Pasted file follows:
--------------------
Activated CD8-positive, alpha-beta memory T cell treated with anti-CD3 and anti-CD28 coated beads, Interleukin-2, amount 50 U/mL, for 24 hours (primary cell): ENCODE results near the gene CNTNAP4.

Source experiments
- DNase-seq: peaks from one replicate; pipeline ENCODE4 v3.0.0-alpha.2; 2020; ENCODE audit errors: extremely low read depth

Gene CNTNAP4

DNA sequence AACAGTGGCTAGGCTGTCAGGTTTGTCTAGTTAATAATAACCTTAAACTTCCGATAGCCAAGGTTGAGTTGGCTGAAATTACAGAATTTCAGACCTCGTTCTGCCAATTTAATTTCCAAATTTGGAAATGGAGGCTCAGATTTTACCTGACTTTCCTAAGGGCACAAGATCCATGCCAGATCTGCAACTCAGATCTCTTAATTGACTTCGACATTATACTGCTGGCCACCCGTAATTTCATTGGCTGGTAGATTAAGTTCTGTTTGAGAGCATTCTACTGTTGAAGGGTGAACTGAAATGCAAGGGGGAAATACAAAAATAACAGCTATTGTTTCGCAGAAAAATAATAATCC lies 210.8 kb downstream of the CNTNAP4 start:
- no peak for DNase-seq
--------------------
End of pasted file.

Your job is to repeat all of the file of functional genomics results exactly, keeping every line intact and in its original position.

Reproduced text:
Activated CD8-positive, alpha-beta memory T cell treated with anti-CD3 and anti-CD28 coated beads, Interleukin-2, amount 50 U/mL, for 24 hours (primary cell): ENCODE results near the gene CNTNAP4.

Source experiments
- DNase-seq: peaks from one replicate; pipeline ENCODE4 v3.0.0-alpha.2; 2020; ENCODE audit errors: extremely low read depth

Gene CNTNAP4

DNA sequence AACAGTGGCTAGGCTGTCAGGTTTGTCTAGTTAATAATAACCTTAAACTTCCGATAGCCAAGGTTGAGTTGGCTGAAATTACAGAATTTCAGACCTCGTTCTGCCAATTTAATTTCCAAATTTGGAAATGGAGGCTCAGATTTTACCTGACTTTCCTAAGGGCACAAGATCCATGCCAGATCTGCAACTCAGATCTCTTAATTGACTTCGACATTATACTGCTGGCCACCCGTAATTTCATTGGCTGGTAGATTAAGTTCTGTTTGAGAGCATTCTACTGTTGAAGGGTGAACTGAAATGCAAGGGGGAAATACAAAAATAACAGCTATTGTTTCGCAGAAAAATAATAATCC lies 210.8 kb downstream of the CNTNAP4 start:
- no peak for DNase-seq